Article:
I can't believe Thomas' third birthday is coming up so fast. More than that, I can't believe he'd be three. Three already.
It was so easy to keep track of what exactly I was mourning when he'd just died because I knew what I was missing in a very tangible sense. I'd just seen him. Held him. Kissed him.
But now? Now I'm mourning for a three-year old I've never seen as well as my little baby. And I've already mourned for the one-year old and two-year old he would have been.
I didn't realize, in those dark, early days, how the mourning would change. I was so fixated on losing that beautiful little baby boy with his Daddy's chin that it didn't occur to me, at least right away, that I'd be mourning so much more than that, on and on and on for the rest of my life.
It's a fact I'm now acutely aware of, particularly as each birthday approaches.
I watch other children his age and see what I'm missing. I see the ghost of my child in them.
I sometimes wonder if it's healthy to think this way - to think so much about what Thomas would be like now and to feel the loss of that boy as well as the baby I did know.
But since this is the only way I know how to mourn a dead child (and as far as I know there's no manual for dealing with maternal grief), I'm just going to run with it. To do otherwise feels like I'd somehow be leaving him behind - and denying the mourning process that feels right and natural to me.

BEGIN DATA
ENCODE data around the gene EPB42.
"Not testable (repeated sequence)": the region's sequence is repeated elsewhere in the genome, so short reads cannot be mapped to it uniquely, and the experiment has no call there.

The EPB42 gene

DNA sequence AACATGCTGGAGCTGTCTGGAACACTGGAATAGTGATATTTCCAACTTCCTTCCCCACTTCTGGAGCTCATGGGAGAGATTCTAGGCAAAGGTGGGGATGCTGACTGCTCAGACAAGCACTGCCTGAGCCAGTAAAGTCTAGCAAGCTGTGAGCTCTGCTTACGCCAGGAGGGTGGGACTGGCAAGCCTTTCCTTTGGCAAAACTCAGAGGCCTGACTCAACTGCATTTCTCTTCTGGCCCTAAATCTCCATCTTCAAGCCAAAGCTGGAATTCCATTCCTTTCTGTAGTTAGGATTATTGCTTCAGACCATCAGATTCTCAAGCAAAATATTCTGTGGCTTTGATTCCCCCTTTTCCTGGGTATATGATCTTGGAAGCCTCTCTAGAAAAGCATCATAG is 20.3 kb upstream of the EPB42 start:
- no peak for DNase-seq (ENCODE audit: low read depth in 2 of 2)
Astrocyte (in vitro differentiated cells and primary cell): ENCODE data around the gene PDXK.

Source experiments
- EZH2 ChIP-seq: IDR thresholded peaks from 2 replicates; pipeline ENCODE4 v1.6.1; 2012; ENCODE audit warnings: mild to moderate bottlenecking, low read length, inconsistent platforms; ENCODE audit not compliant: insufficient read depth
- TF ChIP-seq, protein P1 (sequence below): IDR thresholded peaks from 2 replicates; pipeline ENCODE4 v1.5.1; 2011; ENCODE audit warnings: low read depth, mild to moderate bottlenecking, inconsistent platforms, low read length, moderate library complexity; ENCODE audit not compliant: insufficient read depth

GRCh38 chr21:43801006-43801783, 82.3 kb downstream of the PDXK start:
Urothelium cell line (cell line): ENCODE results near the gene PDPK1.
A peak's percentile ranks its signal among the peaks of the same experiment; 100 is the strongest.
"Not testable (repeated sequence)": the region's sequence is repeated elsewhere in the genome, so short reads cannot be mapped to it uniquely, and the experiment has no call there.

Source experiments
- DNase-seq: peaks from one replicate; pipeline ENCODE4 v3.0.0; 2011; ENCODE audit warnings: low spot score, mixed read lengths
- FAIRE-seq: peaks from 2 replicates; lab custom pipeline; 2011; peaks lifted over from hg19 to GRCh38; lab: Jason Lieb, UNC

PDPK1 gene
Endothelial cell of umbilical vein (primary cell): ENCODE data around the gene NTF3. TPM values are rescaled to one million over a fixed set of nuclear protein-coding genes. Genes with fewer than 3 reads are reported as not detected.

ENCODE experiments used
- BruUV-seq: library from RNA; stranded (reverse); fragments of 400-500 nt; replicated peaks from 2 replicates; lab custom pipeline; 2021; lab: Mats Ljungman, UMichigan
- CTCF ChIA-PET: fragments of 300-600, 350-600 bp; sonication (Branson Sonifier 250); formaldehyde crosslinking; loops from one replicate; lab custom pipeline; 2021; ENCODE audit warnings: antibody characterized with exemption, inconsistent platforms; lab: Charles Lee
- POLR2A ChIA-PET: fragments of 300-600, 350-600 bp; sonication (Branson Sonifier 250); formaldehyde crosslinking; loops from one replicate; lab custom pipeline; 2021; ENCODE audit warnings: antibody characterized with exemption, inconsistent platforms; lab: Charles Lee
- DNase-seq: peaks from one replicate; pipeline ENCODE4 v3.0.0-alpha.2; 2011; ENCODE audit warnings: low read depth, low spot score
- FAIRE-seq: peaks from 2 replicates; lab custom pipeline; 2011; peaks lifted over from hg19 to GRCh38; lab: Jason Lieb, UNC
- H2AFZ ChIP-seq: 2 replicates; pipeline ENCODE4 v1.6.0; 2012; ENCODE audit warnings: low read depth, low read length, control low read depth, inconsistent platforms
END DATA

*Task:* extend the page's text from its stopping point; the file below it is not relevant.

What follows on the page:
I don't dwell on it, the boy he'd be now, but it crosses my mind. How can it not? How can I see a child Thomas' age and not think about what he'd be like? How can it not make me miss him more? Or, at the very least, wonder about what might have been?
I can't help it. Maybe it's a mother thing. Maybe you are always this connected to your children, living or dead.
I find it interesting that no one blinks an eye when mothers of living children are consumed by thoughts of their children - of their daily doings, their accomplishments, their achievements, their triumphs and failures - but people furrow their brows and worry when the mother of a dead baby admits she thinks about her lost child.
I have yet to meet a mother - any mother - who can "let go" of her children.
We're not so different. We're not.